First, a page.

Crime: Its Cause and Treatment eBook

This eBook from the Gutenberg Project consists of approximately 235 pages of information about Crime.
only eight per cent passed the required physical examination.  In the penitentiary, where the average age was higher, only five per cent passed the test.  In the work house—­the home of the “down and outs”—­only one per cent passed.  The health tests employed were those for admission to the army.  It was likewise found by the same commission that of those in good health or fair physical condition, eighty-five per cent were self-supporting, while only eighteen per cent of those in poor physical condition took care of themselves.

Disease and ill health, when found so generally, are in themselves indications of a defective system, and such machines are constantly exposed to temptation.  Their needs are ever present and their poverty great.  Sickness and disease weaken or destroy such inhibitions as the unfortunate are able to build up, and they readily yield to crime.



The criminal is confronted in court with an indictment charging him with a violation of the law.  He is a human being, like all others, neither perfect nor entirely worthless.  He has some tendencies and inclinations which the world calls good for lack of a better term, and some that it calls bad for the same reason.  In this he is like the jury and the judge.  The strength of the different tendencies is not the same in any two machines.  The judge and jury are interested in determining whether he is good or bad; that is, better or worse than they themselves.  In theory he is tried on the charges contained in the indictment.

In most cases by a constant stretching of the rules of evidence his whole life may be involved.  That is, proof may be offered of any act of delinquency that constituted a violation of the law, if in any way similar, or in any way connected with the one charged in the indictment.  He cannot meet these charges by proving the acts of kindness and charity and real worth that are rarely absent in any life.  The proceedings show how bad he is, not how good.  He may be able to call witnesses to show that up to the time of the bringing of the indictment his reputation for honesty was good; but he cannot show that he supported his grandmother, or helped his aunt, or educated his younger brother, or gave his money to the poor.  All the good is irrelevant to the issue.  This does not prove that he did not commit the act.  It might clearly prove whether on the whole he should go to jail.  Through this process he feels that the law and proceedings are unfair and that he is condemned, when, in fact, he is as good as those who judge him.  Neither can he show the circumstances that hedged in his way nor the equipment with which he entered life.  Under the legal theory that he is “the captain of his soul,” these are not material to the issue.  Neither can he show the direct motive that caused the conduct.  It may have been a motive that was ideal, but the question involved is, did he violate the law?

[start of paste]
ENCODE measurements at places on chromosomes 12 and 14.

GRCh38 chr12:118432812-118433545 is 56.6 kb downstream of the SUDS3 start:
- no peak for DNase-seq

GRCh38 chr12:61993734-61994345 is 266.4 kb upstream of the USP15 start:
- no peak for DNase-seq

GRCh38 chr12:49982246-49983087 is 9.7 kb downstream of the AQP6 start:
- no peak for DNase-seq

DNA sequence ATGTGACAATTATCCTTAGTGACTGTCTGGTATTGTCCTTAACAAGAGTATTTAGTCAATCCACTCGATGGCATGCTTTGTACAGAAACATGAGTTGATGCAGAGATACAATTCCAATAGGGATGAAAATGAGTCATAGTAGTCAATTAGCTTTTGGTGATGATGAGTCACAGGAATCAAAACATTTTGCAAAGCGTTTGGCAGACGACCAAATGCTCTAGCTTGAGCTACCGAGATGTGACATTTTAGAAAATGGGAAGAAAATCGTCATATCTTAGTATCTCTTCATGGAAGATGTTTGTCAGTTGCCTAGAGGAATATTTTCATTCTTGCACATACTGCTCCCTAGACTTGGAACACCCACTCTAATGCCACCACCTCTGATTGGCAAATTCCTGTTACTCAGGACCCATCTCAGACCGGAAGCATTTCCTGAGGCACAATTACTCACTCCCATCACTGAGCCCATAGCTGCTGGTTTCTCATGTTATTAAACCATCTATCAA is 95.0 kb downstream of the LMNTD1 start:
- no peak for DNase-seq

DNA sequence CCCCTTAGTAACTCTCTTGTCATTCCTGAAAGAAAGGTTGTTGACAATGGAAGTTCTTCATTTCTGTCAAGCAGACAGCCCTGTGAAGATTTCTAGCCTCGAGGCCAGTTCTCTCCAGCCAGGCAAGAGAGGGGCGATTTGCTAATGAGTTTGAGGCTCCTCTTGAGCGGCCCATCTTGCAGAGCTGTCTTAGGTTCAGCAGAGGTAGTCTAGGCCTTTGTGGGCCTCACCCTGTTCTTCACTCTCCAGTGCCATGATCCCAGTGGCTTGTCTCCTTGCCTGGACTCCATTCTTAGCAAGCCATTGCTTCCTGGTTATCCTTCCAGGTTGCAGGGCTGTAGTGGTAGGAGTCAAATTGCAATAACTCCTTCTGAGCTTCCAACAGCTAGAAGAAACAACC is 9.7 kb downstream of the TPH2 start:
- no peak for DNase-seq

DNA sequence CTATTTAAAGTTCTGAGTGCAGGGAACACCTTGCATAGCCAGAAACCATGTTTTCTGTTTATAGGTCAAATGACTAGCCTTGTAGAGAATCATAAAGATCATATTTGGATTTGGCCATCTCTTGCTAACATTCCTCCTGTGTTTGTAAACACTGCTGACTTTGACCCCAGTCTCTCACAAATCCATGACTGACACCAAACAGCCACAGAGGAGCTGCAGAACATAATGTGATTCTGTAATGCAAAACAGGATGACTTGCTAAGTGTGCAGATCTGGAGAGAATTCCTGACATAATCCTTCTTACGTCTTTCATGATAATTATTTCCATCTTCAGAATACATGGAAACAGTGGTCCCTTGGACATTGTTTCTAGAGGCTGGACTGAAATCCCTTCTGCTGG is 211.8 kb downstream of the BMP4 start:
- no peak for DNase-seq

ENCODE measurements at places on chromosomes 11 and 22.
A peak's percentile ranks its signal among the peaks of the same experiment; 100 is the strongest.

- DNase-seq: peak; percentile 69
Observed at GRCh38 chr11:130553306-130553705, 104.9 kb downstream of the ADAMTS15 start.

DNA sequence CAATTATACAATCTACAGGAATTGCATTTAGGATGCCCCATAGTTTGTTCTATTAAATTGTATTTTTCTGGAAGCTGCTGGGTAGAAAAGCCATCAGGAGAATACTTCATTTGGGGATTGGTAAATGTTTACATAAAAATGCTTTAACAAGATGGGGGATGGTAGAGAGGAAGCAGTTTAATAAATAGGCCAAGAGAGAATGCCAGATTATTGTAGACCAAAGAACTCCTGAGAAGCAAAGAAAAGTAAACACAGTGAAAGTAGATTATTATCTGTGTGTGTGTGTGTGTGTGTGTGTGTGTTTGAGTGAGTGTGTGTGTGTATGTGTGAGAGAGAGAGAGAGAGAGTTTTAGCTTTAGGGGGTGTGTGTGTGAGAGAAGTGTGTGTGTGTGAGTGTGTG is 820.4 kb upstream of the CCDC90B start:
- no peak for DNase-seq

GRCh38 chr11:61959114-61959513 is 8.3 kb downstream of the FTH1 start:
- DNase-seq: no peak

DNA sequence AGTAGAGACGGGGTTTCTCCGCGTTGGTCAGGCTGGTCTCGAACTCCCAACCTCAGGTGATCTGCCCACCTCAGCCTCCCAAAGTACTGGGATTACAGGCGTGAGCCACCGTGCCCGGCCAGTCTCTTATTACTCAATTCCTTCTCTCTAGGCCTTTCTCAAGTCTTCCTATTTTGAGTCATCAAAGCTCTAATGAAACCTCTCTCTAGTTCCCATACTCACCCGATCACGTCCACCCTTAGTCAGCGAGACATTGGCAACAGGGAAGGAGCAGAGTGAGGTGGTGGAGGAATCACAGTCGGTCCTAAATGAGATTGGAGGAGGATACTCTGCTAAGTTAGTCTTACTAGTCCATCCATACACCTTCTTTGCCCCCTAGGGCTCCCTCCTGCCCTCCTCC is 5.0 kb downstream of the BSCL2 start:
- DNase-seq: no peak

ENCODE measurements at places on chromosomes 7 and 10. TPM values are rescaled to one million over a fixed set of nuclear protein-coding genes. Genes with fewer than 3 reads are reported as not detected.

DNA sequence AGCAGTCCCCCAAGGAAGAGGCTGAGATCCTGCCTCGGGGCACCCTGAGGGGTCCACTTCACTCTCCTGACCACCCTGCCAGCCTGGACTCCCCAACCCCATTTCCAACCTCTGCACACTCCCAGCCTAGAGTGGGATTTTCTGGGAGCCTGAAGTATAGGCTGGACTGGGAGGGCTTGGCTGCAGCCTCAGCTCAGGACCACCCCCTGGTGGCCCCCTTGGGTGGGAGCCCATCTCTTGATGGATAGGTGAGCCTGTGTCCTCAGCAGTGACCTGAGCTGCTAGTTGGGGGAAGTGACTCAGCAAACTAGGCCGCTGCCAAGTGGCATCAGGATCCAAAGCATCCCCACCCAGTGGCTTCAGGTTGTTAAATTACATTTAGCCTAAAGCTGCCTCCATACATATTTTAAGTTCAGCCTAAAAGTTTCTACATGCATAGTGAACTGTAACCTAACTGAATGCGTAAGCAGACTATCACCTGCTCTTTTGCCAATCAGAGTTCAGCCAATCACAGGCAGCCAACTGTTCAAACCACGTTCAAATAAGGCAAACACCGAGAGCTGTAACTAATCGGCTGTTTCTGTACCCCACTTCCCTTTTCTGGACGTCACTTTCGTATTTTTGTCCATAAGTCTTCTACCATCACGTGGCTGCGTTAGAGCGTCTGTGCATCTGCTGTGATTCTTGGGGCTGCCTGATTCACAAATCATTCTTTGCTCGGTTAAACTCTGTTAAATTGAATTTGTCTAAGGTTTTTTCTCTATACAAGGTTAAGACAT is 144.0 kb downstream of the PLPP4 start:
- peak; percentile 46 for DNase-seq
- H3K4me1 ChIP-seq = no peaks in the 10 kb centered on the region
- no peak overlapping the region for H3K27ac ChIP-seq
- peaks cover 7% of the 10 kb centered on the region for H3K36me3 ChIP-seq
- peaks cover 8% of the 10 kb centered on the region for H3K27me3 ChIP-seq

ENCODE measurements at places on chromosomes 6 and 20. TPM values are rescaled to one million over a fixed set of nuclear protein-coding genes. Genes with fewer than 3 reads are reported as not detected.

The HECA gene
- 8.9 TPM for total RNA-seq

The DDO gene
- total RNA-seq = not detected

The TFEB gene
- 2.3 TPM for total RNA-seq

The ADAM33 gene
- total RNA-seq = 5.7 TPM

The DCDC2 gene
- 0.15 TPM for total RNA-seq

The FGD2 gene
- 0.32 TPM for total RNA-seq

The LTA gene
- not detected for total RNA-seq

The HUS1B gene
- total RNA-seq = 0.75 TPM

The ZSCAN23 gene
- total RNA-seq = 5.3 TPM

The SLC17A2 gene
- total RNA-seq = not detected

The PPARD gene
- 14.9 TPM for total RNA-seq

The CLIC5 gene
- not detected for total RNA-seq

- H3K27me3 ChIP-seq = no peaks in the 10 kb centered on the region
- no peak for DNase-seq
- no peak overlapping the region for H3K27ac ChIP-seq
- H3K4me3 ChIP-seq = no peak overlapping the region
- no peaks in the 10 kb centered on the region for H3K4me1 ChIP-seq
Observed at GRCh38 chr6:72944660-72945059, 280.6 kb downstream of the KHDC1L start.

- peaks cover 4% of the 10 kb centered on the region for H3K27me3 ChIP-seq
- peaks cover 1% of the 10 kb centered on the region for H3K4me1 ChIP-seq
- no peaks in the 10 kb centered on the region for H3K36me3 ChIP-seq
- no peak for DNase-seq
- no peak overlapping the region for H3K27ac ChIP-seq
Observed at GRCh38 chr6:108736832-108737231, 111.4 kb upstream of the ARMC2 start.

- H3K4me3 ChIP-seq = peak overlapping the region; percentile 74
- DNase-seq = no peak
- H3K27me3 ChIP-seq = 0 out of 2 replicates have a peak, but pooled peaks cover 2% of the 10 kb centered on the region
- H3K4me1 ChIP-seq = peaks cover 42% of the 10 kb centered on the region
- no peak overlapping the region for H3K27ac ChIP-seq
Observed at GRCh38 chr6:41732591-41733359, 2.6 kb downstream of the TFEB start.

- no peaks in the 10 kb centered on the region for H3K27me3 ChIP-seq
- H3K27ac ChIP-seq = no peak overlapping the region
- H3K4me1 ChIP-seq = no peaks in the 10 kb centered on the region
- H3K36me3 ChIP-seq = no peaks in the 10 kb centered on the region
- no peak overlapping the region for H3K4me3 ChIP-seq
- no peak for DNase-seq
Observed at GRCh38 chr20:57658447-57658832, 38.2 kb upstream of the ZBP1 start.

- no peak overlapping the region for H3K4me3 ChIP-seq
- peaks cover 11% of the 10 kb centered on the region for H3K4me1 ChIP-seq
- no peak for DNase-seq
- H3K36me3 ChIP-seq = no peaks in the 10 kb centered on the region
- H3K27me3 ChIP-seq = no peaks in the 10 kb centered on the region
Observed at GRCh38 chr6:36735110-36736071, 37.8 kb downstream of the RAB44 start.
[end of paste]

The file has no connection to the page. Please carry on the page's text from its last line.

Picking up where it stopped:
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Crime: Its Cause and Treatment from Project Gutenberg. Public domain.
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